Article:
The seismological instrumentation has been bought at the end of a public selection to which the main instrument manufacturers have been invited to participate. The selection has been passed by Guralp Systems Ltd. (http://www.guralp.com), which has offered high quality instrumentation by satisfying completely the required characteristics, with competitive prices. Such a competition has been advertised in August 2010 and the adjudication has been formalized on the 5th October 2010.
Table 1 describes the purchased seismological instrumentation. Main components of instruments are shown in Figure 1.
Table 1 – Main components of the seismological instrumentation used for the Collalto Seismic Network. The different sensors and one data recorder are shown in Figure 1.
Figure 1 – Guralp’s seismological instrumentation used for the Collalto Seismic Network: (a) seismometer with extended period (10 s), model CMG-SP1; (b) broad-band seismometer (120 s), model CMG-3T; (c) accelerometer, model CMG-5TC; (d) data recorder, model CMG-DM24S3-EAM.
The delivery of instrumentation, provided in two lots (in December 2010 and in April 2011), as established by the contract, has been made by Guralp company with great delay. A first part of instruments, consisting of four stations equipment, has been delivered in February 2011. The choosen seismometers are sensors of last generation (compact force-balance seismometers) and their cables are suitable for borehole installation.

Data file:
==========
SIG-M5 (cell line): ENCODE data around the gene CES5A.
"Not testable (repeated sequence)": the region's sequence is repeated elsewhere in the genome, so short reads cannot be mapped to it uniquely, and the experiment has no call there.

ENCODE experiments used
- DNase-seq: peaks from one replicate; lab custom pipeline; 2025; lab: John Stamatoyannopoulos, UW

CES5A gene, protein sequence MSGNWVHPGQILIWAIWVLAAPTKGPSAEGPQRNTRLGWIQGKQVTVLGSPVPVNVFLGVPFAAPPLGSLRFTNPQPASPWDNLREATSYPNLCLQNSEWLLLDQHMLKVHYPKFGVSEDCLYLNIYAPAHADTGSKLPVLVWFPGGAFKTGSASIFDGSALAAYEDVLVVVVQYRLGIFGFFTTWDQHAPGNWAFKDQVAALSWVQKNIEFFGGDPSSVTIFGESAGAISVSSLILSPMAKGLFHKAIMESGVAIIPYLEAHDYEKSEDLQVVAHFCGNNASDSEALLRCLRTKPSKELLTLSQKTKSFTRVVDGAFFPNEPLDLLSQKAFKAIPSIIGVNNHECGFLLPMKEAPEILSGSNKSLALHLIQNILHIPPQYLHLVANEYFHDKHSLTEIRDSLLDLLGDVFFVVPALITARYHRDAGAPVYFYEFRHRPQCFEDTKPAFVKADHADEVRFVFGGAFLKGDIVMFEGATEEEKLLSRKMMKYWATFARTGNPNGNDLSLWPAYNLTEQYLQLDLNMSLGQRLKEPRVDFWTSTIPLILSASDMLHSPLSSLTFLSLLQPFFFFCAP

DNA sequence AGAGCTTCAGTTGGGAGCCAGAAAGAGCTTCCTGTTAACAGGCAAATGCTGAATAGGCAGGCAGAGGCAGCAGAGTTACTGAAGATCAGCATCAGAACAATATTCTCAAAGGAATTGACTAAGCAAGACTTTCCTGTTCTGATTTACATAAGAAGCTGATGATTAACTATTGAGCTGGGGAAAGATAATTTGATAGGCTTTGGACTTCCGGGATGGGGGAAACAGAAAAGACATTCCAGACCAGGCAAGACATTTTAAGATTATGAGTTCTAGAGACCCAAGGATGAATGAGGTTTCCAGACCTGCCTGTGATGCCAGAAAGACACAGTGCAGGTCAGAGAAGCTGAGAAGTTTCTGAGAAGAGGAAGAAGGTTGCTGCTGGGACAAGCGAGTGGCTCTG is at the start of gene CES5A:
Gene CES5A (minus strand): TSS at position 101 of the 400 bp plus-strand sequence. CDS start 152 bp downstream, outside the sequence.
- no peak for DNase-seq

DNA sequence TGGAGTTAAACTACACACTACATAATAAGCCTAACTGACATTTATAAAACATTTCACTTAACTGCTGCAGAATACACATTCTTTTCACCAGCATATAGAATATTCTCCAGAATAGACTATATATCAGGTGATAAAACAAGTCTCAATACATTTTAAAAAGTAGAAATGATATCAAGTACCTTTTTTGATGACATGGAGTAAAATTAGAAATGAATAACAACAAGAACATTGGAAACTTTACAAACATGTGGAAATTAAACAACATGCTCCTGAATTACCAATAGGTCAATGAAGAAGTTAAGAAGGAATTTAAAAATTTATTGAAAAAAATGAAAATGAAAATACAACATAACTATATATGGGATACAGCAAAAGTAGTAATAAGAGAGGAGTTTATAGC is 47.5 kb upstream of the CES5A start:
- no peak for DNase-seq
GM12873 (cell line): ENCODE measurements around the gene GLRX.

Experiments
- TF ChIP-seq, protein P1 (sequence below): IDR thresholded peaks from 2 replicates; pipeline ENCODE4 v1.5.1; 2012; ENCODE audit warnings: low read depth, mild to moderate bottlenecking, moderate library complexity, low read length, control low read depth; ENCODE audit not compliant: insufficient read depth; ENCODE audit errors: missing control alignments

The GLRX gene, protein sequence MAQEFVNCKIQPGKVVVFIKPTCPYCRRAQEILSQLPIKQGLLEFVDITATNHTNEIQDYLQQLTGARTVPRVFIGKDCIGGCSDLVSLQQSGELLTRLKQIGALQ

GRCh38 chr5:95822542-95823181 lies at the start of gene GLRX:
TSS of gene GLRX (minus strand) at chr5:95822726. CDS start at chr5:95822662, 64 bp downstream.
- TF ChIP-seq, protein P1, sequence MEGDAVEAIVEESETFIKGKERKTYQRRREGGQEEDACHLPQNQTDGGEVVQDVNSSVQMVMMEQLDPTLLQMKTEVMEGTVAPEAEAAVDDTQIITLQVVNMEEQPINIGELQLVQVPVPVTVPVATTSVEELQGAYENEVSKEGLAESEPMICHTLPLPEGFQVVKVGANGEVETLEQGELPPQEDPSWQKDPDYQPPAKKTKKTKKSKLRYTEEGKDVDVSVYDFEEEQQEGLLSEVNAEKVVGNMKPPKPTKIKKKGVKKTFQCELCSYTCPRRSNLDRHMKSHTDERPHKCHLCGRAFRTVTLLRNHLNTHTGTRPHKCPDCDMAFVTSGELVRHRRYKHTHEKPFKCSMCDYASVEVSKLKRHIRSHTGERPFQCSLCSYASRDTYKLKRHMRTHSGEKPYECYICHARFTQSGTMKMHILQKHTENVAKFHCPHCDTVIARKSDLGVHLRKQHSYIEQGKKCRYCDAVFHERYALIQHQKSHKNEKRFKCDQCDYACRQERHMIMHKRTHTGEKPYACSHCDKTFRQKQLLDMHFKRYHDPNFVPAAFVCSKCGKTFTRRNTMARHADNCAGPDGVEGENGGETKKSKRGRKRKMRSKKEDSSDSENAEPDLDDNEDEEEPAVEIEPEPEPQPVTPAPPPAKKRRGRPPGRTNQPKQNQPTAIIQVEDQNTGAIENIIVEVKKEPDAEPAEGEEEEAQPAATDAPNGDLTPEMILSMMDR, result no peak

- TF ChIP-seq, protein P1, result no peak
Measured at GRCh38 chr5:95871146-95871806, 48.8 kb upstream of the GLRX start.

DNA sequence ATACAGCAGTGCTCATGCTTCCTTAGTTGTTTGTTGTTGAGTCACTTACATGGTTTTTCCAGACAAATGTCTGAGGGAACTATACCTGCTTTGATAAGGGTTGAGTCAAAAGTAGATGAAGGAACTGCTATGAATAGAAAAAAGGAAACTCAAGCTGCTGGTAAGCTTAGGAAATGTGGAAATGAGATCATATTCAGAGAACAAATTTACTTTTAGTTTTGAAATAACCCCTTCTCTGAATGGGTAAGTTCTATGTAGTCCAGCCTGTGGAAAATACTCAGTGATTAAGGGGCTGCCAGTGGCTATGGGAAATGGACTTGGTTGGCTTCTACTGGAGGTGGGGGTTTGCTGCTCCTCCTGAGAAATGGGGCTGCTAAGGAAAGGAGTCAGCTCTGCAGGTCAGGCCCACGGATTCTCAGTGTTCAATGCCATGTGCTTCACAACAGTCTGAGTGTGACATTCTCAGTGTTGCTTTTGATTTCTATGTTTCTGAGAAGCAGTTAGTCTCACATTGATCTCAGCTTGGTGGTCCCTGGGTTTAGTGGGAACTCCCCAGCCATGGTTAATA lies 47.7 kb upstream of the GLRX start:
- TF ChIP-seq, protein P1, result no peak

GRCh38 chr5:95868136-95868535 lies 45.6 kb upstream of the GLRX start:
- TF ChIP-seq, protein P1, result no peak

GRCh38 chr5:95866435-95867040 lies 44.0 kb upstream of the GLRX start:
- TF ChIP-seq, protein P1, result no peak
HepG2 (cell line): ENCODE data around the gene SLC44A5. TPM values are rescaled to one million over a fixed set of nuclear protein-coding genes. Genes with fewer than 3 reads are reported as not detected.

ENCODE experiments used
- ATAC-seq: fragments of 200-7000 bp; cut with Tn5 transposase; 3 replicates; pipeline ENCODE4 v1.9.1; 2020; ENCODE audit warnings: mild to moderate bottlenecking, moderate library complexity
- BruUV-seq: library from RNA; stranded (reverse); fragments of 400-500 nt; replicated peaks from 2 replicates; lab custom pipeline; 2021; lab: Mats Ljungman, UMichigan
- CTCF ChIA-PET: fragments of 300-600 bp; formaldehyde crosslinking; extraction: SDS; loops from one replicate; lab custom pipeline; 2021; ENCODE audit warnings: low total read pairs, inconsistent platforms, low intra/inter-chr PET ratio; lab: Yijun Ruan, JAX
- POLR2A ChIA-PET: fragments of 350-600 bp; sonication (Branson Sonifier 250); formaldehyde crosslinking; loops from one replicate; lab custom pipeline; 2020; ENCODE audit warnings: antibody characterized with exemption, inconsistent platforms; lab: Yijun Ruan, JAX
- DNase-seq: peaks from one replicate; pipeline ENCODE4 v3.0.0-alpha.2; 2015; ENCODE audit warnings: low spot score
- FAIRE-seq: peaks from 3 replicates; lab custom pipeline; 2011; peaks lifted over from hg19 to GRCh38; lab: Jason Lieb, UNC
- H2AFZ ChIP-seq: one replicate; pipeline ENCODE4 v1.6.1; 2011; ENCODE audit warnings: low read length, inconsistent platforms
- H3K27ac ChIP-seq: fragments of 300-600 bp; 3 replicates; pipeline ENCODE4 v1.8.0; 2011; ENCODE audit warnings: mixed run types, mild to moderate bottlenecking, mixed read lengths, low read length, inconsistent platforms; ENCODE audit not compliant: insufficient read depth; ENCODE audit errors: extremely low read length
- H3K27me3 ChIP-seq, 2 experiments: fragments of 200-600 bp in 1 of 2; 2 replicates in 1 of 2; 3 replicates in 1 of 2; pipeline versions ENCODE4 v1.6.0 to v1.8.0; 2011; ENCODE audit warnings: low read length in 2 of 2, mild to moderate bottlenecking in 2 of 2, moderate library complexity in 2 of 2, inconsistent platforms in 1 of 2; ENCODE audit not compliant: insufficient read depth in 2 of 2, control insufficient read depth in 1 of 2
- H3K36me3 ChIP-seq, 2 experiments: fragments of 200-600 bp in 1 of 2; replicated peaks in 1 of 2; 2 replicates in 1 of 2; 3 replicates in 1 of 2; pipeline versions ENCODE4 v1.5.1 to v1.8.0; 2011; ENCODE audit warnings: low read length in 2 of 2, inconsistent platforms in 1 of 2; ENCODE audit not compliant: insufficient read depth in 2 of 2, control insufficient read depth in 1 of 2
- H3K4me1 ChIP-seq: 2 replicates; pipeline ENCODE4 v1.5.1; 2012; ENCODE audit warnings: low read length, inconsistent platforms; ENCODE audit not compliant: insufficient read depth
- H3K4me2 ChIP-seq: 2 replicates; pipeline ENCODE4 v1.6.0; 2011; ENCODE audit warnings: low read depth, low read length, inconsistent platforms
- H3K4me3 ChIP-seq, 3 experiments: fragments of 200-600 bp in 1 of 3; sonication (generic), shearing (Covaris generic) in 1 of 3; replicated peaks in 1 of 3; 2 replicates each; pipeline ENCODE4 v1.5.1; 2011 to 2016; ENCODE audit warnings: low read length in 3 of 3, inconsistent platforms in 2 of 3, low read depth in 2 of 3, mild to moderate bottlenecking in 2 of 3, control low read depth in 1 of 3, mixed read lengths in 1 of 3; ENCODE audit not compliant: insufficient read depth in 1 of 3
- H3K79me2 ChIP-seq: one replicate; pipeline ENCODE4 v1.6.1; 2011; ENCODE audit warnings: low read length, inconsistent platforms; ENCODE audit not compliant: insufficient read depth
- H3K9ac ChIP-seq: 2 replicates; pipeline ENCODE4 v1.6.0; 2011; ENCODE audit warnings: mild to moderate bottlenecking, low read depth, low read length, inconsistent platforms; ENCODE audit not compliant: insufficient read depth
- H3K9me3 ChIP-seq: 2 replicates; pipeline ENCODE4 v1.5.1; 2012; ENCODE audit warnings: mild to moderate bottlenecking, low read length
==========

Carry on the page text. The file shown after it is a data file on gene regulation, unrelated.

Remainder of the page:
The greatest part of installed instruments works correctly. The data loggers and sensors respect the design characteristics, sometimes overcoming them. The same is true for the related softwares, which allows a refined configuration and a full bi-directional control.
The sampling rate of data loggers has been set at 200 Hz, in order to monitor both natural and induced microseismicity in a suitably way. Note that, generally, seismometric networks sample signals at about 100 Hz.
However there have been also some failures in the functioning of instruments. Indeed, seepages of water and oxidations close to joints of cables have probably damaged some sensors, which, as a consequence, have generated anomalous signals. The OGS technicians are strictly collaborating with the technical staff of Guralp house for correcting such defects and for improving the instrumentation characteristics.